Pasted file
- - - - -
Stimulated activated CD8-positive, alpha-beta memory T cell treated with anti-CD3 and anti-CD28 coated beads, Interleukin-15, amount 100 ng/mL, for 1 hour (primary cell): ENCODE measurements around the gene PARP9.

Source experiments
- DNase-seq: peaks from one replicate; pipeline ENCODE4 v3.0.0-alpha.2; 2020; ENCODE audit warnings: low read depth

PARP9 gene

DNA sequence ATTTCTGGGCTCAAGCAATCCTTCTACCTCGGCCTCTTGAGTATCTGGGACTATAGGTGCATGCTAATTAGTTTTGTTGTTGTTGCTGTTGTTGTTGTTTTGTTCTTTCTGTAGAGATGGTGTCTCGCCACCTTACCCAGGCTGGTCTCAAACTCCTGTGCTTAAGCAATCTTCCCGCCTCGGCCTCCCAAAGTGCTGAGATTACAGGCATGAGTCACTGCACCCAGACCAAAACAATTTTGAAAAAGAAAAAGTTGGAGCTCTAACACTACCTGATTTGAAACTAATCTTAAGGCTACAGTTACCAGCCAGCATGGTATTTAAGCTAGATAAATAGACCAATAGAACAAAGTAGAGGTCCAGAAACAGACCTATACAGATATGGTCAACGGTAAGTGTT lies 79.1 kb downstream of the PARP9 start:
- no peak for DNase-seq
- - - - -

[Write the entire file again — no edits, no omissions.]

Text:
Stimulated activated CD8-positive, alpha-beta memory T cell treated with anti-CD3 and anti-CD28 coated beads, Interleukin-15, amount 100 ng/mL, for 1 hour (primary cell): ENCODE measurements around the gene PARP9.

Source experiments
- DNase-seq: peaks from one replicate; pipeline ENCODE4 v3.0.0-alpha.2; 2020; ENCODE audit warnings: low read depth

PARP9 gene

DNA sequence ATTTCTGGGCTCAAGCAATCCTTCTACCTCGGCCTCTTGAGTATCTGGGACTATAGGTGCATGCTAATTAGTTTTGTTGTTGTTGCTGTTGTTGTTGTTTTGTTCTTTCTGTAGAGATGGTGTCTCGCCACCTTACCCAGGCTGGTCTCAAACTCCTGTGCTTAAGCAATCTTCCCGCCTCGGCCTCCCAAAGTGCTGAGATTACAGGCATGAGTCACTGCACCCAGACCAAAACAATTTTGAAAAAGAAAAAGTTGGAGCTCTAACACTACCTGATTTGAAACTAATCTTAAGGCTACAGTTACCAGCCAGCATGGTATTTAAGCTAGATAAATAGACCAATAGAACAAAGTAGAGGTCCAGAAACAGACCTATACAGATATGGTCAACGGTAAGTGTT lies 79.1 kb downstream of the PARP9 start:
- no peak for DNase-seq